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U.S. Reiterates Basis for Meeting with Jordanian-palestinian Delegation

August 14, 1985
See Original Daily Bulletin From This Date

The State Department reiterated today that the United States will not meet with a joint Jordanian-Palestinian delegation unless such a meeting “clearly leads to our objective of direct negotiations” between Israel and the Jordanians and the Palestinians.

Department deputy spokesman Charles Redman also stressed that in no way would such a meeting be a U.S. “dialogue” with the Palestine Liberation Organization. “We will not engage in a substantive dialogue with the PLO until it accepts United Nations Security Council Resolutions 242 and 338 and recognizes Israel’s right to exist,” Redman said.

Ever since King Hussein of Jordan submitted to the U.S. a list of seven Palestinians for Washington’s approval as the Palestinian members of the joint delegation, PLO spokesmen have been quoted in Arab newspapers as saying that if the U.S. meets with the delegation it will be the first step in U.S. recognition of the PLO.

Similar reassurances were presented in Jerusalem today by the American Ambassador, Thomas Pickering, in a verbal message from Secretary of State George Shultz to Premier Shimon Peres.

“We will not participate in indirect negotiations or pre-negotiations,” Redman said. “As move toward negotiations we will talk closely with Israel as we will with Jordan and Egypt. It is only by proceeding in this manner that we can promote our common objective of a negotiated settlement of the Middle East dispute.”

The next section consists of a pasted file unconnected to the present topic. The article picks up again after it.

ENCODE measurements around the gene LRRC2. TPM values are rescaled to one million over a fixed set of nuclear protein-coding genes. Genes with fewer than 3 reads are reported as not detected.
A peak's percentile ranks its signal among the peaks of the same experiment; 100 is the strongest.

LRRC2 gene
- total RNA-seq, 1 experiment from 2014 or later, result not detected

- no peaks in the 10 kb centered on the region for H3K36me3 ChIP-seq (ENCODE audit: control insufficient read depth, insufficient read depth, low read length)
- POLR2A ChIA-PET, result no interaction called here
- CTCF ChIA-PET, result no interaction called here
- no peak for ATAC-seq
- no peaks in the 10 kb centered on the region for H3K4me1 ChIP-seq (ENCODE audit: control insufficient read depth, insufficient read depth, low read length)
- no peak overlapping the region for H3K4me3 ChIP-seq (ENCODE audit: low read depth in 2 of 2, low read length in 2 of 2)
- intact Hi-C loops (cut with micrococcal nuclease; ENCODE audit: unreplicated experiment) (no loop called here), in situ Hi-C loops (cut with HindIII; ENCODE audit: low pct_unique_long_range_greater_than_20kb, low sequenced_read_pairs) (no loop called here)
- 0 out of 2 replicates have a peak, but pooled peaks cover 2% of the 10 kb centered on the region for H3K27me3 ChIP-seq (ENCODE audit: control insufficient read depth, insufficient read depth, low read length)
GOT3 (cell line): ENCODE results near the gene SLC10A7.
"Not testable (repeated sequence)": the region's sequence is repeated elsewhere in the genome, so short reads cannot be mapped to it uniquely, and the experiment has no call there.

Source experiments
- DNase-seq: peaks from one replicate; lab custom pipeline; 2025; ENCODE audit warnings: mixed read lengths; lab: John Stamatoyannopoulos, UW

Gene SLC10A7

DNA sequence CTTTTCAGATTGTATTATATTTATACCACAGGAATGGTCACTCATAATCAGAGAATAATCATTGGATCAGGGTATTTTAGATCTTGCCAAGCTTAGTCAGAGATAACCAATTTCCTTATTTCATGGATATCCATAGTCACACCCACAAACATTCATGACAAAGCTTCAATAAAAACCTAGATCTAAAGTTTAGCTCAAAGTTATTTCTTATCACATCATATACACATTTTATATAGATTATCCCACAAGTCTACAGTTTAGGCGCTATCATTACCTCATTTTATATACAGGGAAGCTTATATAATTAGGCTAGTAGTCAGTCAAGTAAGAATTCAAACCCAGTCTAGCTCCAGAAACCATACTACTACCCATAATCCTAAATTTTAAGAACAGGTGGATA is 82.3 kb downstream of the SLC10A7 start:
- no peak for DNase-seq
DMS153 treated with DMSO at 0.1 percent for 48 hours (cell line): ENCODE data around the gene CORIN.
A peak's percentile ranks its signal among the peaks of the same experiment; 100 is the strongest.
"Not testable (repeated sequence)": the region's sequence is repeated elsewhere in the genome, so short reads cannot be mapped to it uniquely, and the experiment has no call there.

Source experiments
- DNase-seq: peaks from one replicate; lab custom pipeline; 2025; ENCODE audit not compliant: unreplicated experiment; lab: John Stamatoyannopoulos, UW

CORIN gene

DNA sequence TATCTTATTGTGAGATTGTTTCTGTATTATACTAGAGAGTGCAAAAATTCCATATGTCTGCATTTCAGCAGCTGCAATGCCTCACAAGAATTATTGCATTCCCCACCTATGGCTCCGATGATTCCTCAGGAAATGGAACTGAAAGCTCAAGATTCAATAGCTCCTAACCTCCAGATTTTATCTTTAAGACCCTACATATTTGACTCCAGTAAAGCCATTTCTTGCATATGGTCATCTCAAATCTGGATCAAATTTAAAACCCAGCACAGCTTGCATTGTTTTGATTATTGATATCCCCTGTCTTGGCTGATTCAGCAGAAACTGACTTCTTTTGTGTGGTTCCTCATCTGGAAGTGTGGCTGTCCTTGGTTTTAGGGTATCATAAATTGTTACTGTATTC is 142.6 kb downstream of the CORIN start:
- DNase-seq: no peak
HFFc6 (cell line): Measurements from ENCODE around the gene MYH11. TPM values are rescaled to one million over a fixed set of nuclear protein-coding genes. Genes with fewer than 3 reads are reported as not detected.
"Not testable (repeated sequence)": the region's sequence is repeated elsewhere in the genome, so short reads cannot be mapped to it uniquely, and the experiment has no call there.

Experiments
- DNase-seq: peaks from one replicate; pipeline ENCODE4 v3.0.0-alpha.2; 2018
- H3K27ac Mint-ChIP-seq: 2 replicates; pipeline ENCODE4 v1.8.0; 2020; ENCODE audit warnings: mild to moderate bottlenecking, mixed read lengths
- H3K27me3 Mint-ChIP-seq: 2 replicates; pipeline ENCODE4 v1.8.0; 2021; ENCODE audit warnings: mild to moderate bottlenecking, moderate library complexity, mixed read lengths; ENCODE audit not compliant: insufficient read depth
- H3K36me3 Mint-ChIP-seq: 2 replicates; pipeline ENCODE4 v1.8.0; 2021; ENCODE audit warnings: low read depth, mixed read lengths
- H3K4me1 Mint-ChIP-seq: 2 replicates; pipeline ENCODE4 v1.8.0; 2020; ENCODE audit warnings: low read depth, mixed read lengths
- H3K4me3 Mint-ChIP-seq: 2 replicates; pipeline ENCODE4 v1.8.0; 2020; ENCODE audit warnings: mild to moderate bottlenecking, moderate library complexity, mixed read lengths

Redman repeated the comment of a State Department official, briefing reporters yesterday, who said that one “option” of the Murphy trip, which also includes visits to Israel and Egypt, could be Murphy meeting with the joint Jordanian-Palestinian delegation.

But Redman stressed today, as the official did yesterday, that for this to happen there first must be “mutually acceptable agreed conditons” and the talks must lead to direct negotiations.


The U.S. has still not made any decision on the Hussein list which contains the names of only two persons living in the West Bank or Gaza and most of the members are considered to be members of the PLO. It is assumed here that Murphy will try to get Hussein to change some of the names, although Deputy Secretary of State John Whitehead, when he was in Amman last week, was reportedly told by Hussein that he would not do so.

Thus, unless there is any change in Hussein’s position or in his demands for negotiatons with Israel under “an international umbrella” with the participation of the five permanent members of the UN Security Council it seems unlikely that Murphy will be meeting with the joint delegation if the U.S. sticks to its publicly stated position.

However, the State Department official told reporters yesterday that “we don’t expect major unexpected breakthroughs. The one thing clear in the Mideast is that things take time. We think the process is moving in the right direction.”

He added that one reason Murphy is “going out to the region right now is because we believe that the movement continues and it is time to engage directly with the parties to discuss and assess.”

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